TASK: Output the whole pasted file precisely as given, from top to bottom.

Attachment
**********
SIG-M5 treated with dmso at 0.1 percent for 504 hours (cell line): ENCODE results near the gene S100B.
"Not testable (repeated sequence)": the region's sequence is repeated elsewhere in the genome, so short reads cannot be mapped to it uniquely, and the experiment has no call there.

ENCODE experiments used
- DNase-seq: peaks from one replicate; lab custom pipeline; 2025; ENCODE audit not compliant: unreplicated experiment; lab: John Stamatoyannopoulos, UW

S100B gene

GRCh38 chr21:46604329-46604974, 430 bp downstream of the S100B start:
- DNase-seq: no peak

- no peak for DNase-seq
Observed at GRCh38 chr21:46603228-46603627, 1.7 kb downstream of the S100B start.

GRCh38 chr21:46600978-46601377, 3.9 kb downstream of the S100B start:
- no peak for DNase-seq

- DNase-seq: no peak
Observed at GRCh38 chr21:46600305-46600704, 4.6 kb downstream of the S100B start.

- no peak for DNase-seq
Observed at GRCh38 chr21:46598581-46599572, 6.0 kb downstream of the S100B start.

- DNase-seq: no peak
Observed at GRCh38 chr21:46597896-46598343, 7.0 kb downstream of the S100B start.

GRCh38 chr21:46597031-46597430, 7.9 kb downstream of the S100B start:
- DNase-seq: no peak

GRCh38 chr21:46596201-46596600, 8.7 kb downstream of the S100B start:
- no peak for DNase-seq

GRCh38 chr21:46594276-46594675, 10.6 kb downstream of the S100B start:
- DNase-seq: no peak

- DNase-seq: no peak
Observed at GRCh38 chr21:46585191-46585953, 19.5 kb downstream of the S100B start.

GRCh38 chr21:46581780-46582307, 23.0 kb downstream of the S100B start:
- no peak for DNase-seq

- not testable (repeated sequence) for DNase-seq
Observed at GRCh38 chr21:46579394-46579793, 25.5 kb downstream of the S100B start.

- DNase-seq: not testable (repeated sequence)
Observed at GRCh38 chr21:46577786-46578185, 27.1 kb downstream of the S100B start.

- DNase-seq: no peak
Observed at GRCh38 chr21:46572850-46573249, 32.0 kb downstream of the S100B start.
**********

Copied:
SIG-M5 treated with dmso at 0.1 percent for 504 hours (cell line): ENCODE results near the gene S100B.
"Not testable (repeated sequence)": the region's sequence is repeated elsewhere in the genome, so short reads cannot be mapped to it uniquely, and the experiment has no call there.

ENCODE experiments used
- DNase-seq: peaks from one replicate; lab custom pipeline; 2025; ENCODE audit not compliant: unreplicated experiment; lab: John Stamatoyannopoulos, UW

S100B gene

GRCh38 chr21:46604329-46604974, 430 bp downstream of the S100B start:
- DNase-seq: no peak

- no peak for DNase-seq
Observed at GRCh38 chr21:46603228-46603627, 1.7 kb downstream of the S100B start.

GRCh38 chr21:46600978-46601377, 3.9 kb downstream of the S100B start:
- no peak for DNase-seq

- DNase-seq: no peak
Observed at GRCh38 chr21:46600305-46600704, 4.6 kb downstream of the S100B start.

- no peak for DNase-seq
Observed at GRCh38 chr21:46598581-46599572, 6.0 kb downstream of the S100B start.

- DNase-seq: no peak
Observed at GRCh38 chr21:46597896-46598343, 7.0 kb downstream of the S100B start.

GRCh38 chr21:46597031-46597430, 7.9 kb downstream of the S100B start:
- DNase-seq: no peak

GRCh38 chr21:46596201-46596600, 8.7 kb downstream of the S100B start:
- no peak for DNase-seq

GRCh38 chr21:46594276-46594675, 10.6 kb downstream of the S100B start:
- DNase-seq: no peak

- DNase-seq: no peak
Observed at GRCh38 chr21:46585191-46585953, 19.5 kb downstream of the S100B start.

GRCh38 chr21:46581780-46582307, 23.0 kb downstream of the S100B start:
- no peak for DNase-seq

- not testable (repeated sequence) for DNase-seq
Observed at GRCh38 chr21:46579394-46579793, 25.5 kb downstream of the S100B start.

- DNase-seq: not testable (repeated sequence)
Observed at GRCh38 chr21:46577786-46578185, 27.1 kb downstream of the S100B start.

- DNase-seq: no peak
Observed at GRCh38 chr21:46572850-46573249, 32.0 kb downstream of the S100B start.